National Basketball Association
Kevin Ware's advice for Paul George: Be patient, positive
National Basketball Association

Kevin Ware's advice for Paul George: Be patient, positive

Updated Mar. 4, 2020 7:08 p.m. ET

And online he saw the disturbing image of George’s snapped leg. All night, Ware couldn’t get that image out of his head. It looked virtually the same as when Ware snapped his own leg in a 2013 Elite Eight game against Duke. The same coach who was on the sideline at the Duke game, Mike Krzyzewski, was on the sideline at the Team USA scrimmage. It was eerie.

Ware didn’t get one minute of sleep on Friday night.

“I was just laying here, trying to go to sleep, and I couldn’t get it out of my mind,” Ware said. “I saw the picture like I saw the picture of mine. I just couldn’t get that image out of my head.

“I wish I didn’t see it live, exactly how it happened. It was the same. He went up to block a shot like I went up to block a shot.” Ware paused and took a breath. “Stuff like this, it isn’t normal.”


The day after George’s injury, Ware’s Georgia State team was scheduled to have a scrimmage, preparing for a preseason basketball trip to Costa Rica later this week. Ware didn’t want to go. He hadn’t slept, and he couldn’t stop thinking about George. It was almost as if he were reliving it all. He called his mom, and she talked him into heading to the basketball court.

Paul George's Friday night injury reminded everyone -- including Kevin Ware -- of what happened to Ware in 2013.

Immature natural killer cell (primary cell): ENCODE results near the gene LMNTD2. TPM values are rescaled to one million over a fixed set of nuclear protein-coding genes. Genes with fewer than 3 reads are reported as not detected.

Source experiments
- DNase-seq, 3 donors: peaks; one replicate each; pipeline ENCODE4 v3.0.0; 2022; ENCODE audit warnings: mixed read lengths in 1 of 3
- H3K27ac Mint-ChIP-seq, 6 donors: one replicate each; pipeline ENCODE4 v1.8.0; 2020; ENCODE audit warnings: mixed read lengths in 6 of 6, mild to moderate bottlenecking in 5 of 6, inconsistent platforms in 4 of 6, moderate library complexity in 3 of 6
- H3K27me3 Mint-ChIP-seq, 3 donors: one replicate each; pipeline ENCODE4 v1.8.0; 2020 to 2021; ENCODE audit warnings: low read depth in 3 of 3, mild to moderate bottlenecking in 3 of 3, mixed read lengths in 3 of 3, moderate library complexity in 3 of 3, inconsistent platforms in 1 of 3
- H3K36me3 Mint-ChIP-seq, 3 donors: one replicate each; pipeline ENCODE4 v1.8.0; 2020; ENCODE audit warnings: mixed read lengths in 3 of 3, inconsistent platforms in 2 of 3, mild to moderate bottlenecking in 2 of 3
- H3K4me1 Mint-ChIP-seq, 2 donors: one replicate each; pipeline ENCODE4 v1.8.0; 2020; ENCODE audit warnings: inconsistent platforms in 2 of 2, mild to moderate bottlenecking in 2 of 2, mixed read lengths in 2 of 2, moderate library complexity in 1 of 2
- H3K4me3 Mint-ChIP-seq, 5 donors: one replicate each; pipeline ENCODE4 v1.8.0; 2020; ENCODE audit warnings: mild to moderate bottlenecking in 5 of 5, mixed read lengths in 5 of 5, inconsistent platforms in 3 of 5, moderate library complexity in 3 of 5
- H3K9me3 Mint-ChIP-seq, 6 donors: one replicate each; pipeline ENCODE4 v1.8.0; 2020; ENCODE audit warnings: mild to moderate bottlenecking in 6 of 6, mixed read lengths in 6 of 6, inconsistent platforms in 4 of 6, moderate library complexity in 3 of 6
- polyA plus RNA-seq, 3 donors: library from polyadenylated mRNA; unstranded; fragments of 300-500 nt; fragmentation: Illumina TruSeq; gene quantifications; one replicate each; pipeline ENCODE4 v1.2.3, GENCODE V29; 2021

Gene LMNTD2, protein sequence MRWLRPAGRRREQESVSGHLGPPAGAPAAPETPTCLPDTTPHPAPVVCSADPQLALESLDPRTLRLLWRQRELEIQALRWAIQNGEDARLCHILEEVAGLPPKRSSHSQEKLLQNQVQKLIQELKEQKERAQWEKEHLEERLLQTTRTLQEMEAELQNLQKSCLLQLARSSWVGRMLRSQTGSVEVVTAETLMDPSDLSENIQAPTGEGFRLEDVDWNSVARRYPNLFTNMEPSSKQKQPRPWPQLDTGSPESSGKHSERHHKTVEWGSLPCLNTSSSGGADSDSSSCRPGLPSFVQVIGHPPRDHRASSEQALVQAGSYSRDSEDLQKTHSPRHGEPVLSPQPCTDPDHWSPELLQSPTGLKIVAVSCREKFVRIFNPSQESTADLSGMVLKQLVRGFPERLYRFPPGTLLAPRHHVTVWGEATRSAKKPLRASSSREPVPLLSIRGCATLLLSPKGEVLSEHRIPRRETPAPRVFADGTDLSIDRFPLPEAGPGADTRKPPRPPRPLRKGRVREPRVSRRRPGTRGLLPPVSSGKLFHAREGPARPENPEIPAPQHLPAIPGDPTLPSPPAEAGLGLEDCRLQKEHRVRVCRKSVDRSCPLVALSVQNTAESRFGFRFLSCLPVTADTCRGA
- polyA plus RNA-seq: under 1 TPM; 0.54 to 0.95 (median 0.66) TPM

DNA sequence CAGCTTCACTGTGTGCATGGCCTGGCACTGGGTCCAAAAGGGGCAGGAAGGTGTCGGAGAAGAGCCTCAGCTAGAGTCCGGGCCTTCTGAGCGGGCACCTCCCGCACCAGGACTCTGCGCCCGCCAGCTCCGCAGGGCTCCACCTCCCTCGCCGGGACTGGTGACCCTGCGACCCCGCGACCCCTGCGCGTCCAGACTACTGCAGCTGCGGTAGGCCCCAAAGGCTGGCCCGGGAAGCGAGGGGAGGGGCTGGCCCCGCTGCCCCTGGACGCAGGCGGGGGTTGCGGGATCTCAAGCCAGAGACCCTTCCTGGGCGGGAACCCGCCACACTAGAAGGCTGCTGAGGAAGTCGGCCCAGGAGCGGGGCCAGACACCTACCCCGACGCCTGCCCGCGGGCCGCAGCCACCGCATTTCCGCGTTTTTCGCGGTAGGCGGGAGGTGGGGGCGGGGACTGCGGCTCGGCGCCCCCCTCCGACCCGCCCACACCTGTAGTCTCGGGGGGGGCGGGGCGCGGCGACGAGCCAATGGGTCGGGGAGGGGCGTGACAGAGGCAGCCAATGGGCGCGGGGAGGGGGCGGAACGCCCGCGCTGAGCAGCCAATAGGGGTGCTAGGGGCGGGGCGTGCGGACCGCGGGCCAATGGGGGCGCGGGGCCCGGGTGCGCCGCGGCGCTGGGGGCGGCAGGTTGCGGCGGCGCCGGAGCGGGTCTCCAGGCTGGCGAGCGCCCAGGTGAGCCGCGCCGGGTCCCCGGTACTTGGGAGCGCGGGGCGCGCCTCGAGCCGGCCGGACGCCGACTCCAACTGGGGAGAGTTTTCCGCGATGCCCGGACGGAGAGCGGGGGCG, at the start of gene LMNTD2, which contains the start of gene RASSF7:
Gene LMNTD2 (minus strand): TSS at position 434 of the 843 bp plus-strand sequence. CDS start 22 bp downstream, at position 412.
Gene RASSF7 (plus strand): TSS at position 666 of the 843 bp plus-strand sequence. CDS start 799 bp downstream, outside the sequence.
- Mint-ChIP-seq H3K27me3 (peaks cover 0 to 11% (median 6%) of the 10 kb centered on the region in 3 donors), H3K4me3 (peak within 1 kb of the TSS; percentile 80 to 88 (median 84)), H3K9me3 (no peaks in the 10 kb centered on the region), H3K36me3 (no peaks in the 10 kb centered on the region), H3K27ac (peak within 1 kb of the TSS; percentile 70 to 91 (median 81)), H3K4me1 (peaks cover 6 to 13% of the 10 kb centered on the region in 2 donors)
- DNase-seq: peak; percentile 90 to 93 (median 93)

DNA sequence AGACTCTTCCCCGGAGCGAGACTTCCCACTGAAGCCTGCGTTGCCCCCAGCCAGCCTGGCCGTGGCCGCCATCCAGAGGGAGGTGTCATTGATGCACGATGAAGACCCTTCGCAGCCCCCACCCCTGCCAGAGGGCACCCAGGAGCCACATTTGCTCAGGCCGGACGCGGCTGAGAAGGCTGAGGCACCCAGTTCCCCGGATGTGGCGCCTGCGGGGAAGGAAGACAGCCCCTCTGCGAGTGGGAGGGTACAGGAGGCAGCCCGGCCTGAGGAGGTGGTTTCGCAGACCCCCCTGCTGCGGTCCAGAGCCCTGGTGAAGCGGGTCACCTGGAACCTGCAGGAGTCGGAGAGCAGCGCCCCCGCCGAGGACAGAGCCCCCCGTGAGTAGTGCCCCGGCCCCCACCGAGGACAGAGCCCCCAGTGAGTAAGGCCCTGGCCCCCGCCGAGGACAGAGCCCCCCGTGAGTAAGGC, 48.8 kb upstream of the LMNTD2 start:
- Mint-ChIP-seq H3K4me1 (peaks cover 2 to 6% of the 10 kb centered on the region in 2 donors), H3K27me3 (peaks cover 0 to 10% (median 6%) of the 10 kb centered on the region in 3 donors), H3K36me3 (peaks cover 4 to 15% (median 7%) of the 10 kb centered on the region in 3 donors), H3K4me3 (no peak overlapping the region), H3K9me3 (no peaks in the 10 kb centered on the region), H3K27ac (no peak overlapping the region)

George is one of the brightest young stars in the NBA. When Ware played for the Louisville team that went on to win the national championship with him cheering courtside in crutches, he had a significant bench role for the best college team in the country. Ware returned to Louisville at the beginning of last season but reinjured his leg in December. Living in Louisville became hard. It was as if everyone identified him as Kevin Ware, the guy who broke his leg, not Kevin Ware, the guy who plays basketball. So he transferred back home to Georgia State, a Sun Belt Conference school with an up-and-coming basketball program.

What’s his advice for George?

“If your trainer tells you you can’t do something, you gotta listen. I think I rushed myself to come back because I was so ready to play basketball again. I was just determined as much as I could to get back on the court. Looking back now, I definitely wish I would have taken some more time.”


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